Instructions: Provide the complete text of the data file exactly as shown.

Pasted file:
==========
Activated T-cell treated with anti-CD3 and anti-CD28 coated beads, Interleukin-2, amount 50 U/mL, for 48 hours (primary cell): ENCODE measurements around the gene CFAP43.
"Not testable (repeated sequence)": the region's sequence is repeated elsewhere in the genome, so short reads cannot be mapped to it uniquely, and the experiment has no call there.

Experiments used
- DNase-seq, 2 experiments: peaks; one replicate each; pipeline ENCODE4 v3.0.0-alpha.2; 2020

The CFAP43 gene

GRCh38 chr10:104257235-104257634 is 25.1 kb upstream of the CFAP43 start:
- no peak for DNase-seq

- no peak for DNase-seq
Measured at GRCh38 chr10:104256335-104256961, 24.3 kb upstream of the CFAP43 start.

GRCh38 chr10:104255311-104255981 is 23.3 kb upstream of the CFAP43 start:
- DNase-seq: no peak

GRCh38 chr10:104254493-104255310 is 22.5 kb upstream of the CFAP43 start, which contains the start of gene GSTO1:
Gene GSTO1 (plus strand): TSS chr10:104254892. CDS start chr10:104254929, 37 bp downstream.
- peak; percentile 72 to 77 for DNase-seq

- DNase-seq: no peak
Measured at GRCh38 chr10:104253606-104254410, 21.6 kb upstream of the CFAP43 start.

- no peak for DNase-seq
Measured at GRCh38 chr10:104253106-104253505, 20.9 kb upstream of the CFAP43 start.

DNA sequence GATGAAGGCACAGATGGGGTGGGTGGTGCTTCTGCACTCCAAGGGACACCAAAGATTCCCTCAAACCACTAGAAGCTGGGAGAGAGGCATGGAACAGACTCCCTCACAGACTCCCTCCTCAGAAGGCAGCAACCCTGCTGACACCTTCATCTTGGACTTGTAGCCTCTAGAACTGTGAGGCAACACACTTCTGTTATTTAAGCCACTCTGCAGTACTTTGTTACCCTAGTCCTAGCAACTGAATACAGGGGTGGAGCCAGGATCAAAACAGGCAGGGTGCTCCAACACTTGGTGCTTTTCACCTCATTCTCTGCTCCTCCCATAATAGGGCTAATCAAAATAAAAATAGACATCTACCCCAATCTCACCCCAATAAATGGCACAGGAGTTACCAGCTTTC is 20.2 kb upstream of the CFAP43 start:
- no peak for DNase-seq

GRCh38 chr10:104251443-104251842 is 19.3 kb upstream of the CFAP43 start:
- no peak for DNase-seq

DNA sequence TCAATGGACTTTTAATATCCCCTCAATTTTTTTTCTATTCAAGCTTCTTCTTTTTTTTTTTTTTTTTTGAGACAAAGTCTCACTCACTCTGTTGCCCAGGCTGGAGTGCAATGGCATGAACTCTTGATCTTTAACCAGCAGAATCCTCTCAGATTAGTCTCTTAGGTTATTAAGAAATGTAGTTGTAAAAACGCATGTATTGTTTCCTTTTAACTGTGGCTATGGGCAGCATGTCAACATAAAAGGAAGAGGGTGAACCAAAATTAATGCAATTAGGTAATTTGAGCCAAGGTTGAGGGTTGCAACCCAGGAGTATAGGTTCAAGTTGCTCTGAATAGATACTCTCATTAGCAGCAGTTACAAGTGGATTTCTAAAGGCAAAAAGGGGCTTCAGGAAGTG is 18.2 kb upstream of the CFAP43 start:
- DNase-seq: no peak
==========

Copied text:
Activated T-cell treated with anti-CD3 and anti-CD28 coated beads, Interleukin-2, amount 50 U/mL, for 48 hours (primary cell): ENCODE measurements around the gene CFAP43.
"Not testable (repeated sequence)": the region's sequence is repeated elsewhere in the genome, so short reads cannot be mapped to it uniquely, and the experiment has no call there.

Experiments used
- DNase-seq, 2 experiments: peaks; one replicate each; pipeline ENCODE4 v3.0.0-alpha.2; 2020

The CFAP43 gene

GRCh38 chr10:104257235-104257634 is 25.1 kb upstream of the CFAP43 start:
- no peak for DNase-seq

- no peak for DNase-seq
Measured at GRCh38 chr10:104256335-104256961, 24.3 kb upstream of the CFAP43 start.

GRCh38 chr10:104255311-104255981 is 23.3 kb upstream of the CFAP43 start:
- DNase-seq: no peak

GRCh38 chr10:104254493-104255310 is 22.5 kb upstream of the CFAP43 start, which contains the start of gene GSTO1:
Gene GSTO1 (plus strand): TSS chr10:104254892. CDS start chr10:104254929, 37 bp downstream.
- peak; percentile 72 to 77 for DNase-seq

- DNase-seq: no peak
Measured at GRCh38 chr10:104253606-104254410, 21.6 kb upstream of the CFAP43 start.

- no peak for DNase-seq
Measured at GRCh38 chr10:104253106-104253505, 20.9 kb upstream of the CFAP43 start.

DNA sequence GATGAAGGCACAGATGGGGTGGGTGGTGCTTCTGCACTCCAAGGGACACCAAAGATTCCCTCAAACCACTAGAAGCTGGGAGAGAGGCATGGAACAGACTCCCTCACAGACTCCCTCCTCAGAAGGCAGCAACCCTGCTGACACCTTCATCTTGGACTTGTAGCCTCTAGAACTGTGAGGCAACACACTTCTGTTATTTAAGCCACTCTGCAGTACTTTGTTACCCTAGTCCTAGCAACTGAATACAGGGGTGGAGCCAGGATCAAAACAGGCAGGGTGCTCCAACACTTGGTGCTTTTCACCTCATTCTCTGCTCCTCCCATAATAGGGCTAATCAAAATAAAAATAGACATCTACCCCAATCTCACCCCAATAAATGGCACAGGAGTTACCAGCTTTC is 20.2 kb upstream of the CFAP43 start:
- no peak for DNase-seq

GRCh38 chr10:104251443-104251842 is 19.3 kb upstream of the CFAP43 start:
- no peak for DNase-seq

DNA sequence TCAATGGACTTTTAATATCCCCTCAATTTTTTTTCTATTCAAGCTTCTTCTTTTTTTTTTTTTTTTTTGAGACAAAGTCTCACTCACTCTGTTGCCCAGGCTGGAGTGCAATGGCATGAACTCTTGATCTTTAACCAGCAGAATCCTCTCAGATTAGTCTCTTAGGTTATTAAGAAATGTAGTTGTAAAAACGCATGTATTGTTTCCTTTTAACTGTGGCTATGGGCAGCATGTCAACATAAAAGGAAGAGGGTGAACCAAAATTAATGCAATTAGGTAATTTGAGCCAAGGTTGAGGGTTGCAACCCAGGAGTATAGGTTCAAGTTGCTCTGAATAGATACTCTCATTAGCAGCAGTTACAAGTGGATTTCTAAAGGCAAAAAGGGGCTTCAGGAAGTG is 18.2 kb upstream of the CFAP43 start:
- DNase-seq: no peak